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Cuccinelli joins complaint against proposed merger of U.S. Airways and American Airlines
- Merger would significantly reduce competition and likely raise fares and fees for Virginia consumers -
RICHMOND (August 13, 2013) - Attorney General Ken Cuccinelli announced today that Virginia is part of a coalition of seven states that filed a complaint in federal court challenging the pending merger of U.S. Airways and American Airlines on the grounds that it would reduce competition and raise fares for Virginia consumers because airlines could cut service and raise prices with less fear of competitive responses from rivals. The seven states joined the U.S. Department of Justice Antitrust Division in the complaint.
"The merger, as proposed, significantly reduces competition and poses too big a threat of higher fares for Virginia consumers at Reagan National, Richmond International, Norfolk International, and Charlottesville-Albemarle airports. This is especially true at Reagan National Airport, where the combined airline would hold 69 percent of the takeoff and landing slots - almost six times more than its closest competitor," said Cuccinelli.
Without access to the slots, other airlines cannot enter the market at Reagan National or expand the number of flights they offer. Currently, American leases some of its slots to JetBlue, which has generated reduced fares on routes where U.S. Airways and JetBlue compete. The combined American/U.S. Airways would have the right to terminate the JetBlue leases, thereby diminishing competition on those routes.
U.S. Airways also provides nonstop service to 71 airports from Reagan National. Post-merger, it would face no nonstop competition to 59 of those airports, further reducing price competition and likely increasing fares.
Reduced competition would not only affect passengers at Reagan National, but also at Richmond International, Norfolk International, and Charlottesville-Albemarle airports.
Nationwide, American and U.S. Airways compete directly on thousands of heavily traveled nonstop and connecting routes. Through its Advantage Fares program, U.S. Airways aggressively discounts ticket prices on connecting routes that compete with other airlines' higher-priced nonstop routes. After a merger, U.S. Airways would no longer have to compete with American's current nonstop routes, and the discount pricing would likely vanish. U.S. Airways would also likely increase American's existing ancillary fees (such as checked bag fees and ticket change fees) to match its own higher fee structure, bringing in an additional $280 million each year to the merged airline.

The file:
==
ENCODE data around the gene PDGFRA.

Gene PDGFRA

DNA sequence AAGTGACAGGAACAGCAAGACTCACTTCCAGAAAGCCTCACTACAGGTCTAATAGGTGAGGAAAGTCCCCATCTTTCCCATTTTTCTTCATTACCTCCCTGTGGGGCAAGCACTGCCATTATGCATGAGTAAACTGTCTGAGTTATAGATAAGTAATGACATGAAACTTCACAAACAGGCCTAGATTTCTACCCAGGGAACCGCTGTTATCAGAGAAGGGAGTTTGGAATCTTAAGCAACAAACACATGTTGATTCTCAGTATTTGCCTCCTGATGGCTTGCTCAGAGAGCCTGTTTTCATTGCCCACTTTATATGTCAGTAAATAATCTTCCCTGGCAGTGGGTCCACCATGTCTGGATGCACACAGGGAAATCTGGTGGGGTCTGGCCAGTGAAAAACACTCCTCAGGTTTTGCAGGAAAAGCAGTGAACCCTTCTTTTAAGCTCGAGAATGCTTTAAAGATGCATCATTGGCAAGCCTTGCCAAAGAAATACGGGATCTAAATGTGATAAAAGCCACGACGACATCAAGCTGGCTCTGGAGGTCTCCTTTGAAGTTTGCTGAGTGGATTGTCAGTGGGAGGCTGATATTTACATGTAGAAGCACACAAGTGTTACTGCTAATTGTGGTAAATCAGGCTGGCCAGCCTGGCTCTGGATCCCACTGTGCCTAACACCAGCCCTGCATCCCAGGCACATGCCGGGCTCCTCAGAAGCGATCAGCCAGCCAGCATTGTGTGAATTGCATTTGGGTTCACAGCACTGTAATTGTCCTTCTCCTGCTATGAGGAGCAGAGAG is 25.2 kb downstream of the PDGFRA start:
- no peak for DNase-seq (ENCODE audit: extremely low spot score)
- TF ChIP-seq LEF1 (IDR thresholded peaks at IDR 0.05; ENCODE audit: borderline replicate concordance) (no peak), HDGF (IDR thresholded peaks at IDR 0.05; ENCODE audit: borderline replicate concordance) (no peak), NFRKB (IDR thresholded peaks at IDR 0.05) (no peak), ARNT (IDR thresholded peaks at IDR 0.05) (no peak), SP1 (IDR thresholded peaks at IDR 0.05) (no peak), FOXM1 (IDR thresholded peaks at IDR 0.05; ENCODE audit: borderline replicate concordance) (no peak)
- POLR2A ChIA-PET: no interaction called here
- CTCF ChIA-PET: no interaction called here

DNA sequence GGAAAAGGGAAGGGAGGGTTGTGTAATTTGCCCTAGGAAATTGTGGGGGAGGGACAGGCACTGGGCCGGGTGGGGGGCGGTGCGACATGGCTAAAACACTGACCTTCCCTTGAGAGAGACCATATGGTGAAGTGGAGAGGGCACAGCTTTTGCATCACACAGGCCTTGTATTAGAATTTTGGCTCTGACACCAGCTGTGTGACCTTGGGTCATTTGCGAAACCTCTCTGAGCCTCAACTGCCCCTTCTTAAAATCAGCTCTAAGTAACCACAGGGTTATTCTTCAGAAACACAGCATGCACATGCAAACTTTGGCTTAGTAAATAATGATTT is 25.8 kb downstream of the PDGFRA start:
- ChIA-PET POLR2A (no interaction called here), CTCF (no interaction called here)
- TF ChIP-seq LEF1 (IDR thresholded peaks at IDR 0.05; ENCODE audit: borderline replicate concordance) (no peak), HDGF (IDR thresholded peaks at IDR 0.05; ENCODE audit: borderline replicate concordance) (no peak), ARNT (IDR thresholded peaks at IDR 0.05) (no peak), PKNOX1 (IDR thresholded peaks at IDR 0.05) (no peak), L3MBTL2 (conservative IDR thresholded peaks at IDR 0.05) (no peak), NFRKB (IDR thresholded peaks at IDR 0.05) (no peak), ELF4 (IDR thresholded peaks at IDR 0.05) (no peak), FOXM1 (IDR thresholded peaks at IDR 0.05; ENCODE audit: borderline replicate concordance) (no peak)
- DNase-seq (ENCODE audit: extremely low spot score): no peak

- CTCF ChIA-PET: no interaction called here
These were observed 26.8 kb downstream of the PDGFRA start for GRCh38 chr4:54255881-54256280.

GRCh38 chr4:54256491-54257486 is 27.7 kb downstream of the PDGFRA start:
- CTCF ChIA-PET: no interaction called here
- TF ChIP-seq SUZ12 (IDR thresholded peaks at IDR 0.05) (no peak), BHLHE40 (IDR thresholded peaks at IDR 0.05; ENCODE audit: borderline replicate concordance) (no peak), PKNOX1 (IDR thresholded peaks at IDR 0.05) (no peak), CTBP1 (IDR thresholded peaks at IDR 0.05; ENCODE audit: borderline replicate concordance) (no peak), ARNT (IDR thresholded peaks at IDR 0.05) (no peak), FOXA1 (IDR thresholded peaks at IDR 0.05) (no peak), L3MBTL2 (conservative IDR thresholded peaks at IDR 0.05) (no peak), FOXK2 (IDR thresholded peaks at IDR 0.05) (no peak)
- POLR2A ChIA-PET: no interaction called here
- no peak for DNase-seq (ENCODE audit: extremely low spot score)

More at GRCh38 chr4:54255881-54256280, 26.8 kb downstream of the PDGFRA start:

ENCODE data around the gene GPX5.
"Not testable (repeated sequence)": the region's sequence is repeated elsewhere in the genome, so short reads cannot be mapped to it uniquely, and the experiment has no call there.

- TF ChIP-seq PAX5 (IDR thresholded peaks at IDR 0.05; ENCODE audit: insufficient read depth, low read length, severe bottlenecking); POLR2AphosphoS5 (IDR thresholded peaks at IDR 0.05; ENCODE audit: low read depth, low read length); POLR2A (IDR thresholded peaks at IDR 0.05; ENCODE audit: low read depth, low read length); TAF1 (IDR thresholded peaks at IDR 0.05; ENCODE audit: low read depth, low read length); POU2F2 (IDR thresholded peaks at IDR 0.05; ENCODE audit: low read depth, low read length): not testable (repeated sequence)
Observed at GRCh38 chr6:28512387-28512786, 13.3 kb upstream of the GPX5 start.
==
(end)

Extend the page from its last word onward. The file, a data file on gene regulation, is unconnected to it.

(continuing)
Industry history has shown that when competition shrinks, coordination by the remaining airlines becomes easier as similarities in their networks and business models grow. Before 2008, there were six large "legacy" airlines, but mergers followed, ostensibly to save costs and offer more options for travelers. However, the promised cost-savings from those mergers never materialized, and the major airlines followed each other in raising fares, imposing new fees on travelers, reducing service, and downgrading amenities.
Flight capacity likely to be reduced, allowing for even higher prices
American entered bankruptcy in November 2011 with plans to restructure and remain independent, and adopted a stand-alone business plan designed to restore profitability by expanding domestically and internationally, adding service on nearly 115 new routes by 2017. The plan appeared to be working, since American recently placed the largest aircraft order in industry history and has reported revenue growth that has outpaced the industry since entering bankruptcy. American's most recent quarterly results reported a company record-high $5.6 billion in revenues, with $357 million in profits.
In contrast, if the merger goes through as proposed, U.S. Airways would likely reduce the combined company's routes and continue to pursue its "capacity discipline" strategy -- a strategy to substantially reduce flight capacity (the number of daily seats on a route), a phenomenon that has followed significant airline mergers in recent years. U.S. Airways' CEO has said there is an "inextricable link" between removing seats and then raising fares.
If approved, the merger would reduce the current number of larger "legacy" airlines from four to three -- U.S. Airways/American, United/Continental, and Delta/Northwest -- and the number of major airlines from five to four. The three remaining legacy airlines and Southwest Airlines would account for more than 80 percent of domestic air travel.